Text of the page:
Paul Holton has been a busy guy this season, driving in two different series. As a relative new comer to racing, he drove in the Pirelli World Challenge last season for Shea Racing. I had the privilege of getting to know Paul last year, as he wrote for Open Wheels. Paul took some time to sit down and tell us what he’s been up to this year.
You’ve been a busy guy racing full-time in the Continental Tire SportsCar Challenge and part-time in the Pirelli World Challenge. What have been some highlights so far, what are some differences between the two series and what goals do you have to finish the season off?
“2015 has been a busy season so far for me but will only get busier from this point forward going into 2016. Right now my full-time commitment is to developing the new Audi S3’s in the Continental Tire SportsCar Challenge with the Pirelli World Challenge events being sprinkled on top as a bonus. The two series require a somewhat different approach from me as a driver; in the CTSC my job is to make laps and conserve the car. If I’m able to run up front and do that then I will, but the main goal is to hand Kyle Gimple, my co-driver, a solid car to work with. In PWC it’s more about getting to the front and staying there; it’s all about outright speed.
This season is a development season in CTSC for the Audi S3 so we’ll be doing plenty of testing with those cars and I’ll be back in WC starting at Sonoma in August in a car I can’t quite talk about yet. My single biggest goal for this season is to get the S3’s developed into a championship-winning race car for Kyle and me to attack 2016 with.
So far this season I’ve had a few highlights in both the Continental Tire SportsCar Challenge and Pirelli World Challenge.
-Qualifying tenth for Daytona, while it may not sound great, was pretty awesome. It was nearly all Caymans in front of me so it was quite a feat. Kyle Gimple and I would finish P7.
-Winning in the TCA Honda Civic Si at Canadian Tire Motorsport Park was a great feeling.
-Honestly my favorite moment so far has been the most recent one, at Watkins Glen I drove from P15 to P3 in the rain, with the leaders in reach at the end of my stint. One of the best outright drives I’ve had in terms of execution, precision, consistency, and minimization of mistakes.”
You haven’t been a race car driver very long, compared to other drivers. Explain how that has helped you and if that has hurt you at all.
“I’ve only been in this for a few years and I had no go karting background as a kid to lean on so I’ve had one of the steepest learning curves of any driver I know. Thankfully I am a pretty quick learner and have been able to capitalize on that. I generally try to approach everything with the attitude that I don’t know anything, even though that’s not at all how I try to portray it. Now as I get more and more experienced, that attitude isn’t as prevalent, but it is still the foundation for how I approach an event. I try to learn something every time that I’m on track, and if I don’t then that session wasn’t a success.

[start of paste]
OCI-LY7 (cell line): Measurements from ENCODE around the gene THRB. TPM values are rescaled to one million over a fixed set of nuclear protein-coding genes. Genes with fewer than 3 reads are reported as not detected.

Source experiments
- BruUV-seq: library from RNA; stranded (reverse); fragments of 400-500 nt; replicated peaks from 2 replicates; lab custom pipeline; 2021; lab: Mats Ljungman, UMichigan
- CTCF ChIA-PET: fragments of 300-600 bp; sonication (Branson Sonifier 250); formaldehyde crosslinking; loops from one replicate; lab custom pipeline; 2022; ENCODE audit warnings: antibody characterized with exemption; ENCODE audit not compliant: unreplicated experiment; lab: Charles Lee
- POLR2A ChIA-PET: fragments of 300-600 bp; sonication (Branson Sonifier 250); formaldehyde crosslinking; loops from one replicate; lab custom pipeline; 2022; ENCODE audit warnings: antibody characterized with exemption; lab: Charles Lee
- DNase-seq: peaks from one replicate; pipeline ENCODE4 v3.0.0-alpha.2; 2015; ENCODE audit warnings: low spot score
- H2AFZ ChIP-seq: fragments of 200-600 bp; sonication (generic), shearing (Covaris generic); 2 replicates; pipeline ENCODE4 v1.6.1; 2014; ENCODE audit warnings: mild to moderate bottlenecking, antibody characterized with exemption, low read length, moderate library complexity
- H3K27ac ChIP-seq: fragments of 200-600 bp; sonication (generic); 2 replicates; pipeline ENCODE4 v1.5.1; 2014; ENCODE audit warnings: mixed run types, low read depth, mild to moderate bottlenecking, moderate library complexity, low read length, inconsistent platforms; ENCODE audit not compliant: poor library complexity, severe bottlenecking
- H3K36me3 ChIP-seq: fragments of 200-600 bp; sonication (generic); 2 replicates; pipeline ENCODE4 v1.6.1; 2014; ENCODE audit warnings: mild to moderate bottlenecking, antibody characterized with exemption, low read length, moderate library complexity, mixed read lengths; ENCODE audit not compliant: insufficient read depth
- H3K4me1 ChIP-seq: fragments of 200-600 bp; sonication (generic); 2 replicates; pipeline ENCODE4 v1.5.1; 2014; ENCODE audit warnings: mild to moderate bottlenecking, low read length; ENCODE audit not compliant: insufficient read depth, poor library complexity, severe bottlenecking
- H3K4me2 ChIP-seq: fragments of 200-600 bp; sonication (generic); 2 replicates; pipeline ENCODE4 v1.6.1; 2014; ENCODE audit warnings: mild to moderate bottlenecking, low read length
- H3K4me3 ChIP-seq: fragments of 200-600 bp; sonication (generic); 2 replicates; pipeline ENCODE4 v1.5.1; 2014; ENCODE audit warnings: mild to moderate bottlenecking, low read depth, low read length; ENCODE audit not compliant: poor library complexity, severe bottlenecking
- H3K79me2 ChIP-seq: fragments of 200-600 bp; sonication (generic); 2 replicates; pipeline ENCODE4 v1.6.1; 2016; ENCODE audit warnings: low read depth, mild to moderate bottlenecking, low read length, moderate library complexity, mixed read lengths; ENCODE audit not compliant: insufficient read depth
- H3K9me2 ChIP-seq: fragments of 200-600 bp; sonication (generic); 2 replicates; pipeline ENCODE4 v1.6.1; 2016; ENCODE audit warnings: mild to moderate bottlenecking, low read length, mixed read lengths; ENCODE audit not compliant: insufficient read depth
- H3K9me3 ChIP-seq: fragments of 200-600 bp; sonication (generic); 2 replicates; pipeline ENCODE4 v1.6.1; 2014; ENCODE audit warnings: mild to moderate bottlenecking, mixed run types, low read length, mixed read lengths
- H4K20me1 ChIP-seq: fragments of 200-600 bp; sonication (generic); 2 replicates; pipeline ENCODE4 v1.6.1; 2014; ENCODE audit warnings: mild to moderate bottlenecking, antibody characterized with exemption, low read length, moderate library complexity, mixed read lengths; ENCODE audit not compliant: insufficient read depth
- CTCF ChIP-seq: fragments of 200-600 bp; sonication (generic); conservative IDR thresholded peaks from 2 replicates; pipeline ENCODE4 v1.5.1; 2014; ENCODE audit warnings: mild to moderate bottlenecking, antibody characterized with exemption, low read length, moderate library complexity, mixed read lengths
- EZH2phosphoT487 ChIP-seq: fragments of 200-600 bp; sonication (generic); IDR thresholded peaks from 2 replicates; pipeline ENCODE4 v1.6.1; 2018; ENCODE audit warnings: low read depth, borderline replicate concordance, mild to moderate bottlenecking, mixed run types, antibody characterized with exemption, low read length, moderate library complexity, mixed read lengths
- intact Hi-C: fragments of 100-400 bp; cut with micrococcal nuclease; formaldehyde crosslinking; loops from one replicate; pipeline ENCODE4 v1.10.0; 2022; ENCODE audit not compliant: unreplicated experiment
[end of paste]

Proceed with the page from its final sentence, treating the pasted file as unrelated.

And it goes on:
I drive anything I can get my hands on. It doesn’t matter what it is because if I’ve never driven it before then I’m guaranteed to learn something.”
What is your favorite car that you have driven? What car would you like to drive at some point before your racing career is over?
“I have a hard time choosing an outright favorite car that I’ve driven. At the moment I have to say it’s been the Honda Civic Si because of how much that car has taught me, in both configurations I’ve driven. The ST Civic and TCA Civic are interestingly different beasts. I will probably have a new favorite soon though as I start testing some new cars. I would really love to drive some P2 or P1 cars for a manufacturer. My goal is to be a factory driver; that’s the end goal for me.”
What do you do to relax on race weekends when you are not in the car?
“Race weekends are pretty busy, especially in CTSC right now because we spend a lot of time talking about and working on the S3’s. I always bring my Eno Hammock and if I get a chance I like to spend some time lying around in it. Other than that it’s always fun walking around and talking to my friends and other drivers in the paddock.”
What is something that fans do not know about you that you’d like to share?
“All my life I’ve been a very competitive soccer player; I only stopped playing in the last year. I love the team atmosphere that came with soccer, and while it might not look like a viable place for it, I’ve found that same thing in racing.”
What do you enjoy doing outside of racing?
“When I was younger I would go whitewater kayaking in the summer, and I’ve just now gotten back into it. Iabsolutely love playboating and running whitewater as well as casual paddling. Another thing I really like is videography, as you can see from some of the videos I produce after race weekends. Spending time with friends is always great, too.”
What training do you to prepare yourself for racing?
“My training for a race weekend consists of a lot of mental preparation. Watching videos, spending time on the simulator, and looking at data are some of the ways I spend preparing for a race weekend. I try not to spend too much time on the simulator though because I don’t feel it is necessary for anything other than simply learning the layout of a track.”
Thank you Paul for taking the time to let us catch up on what is going in your racing career.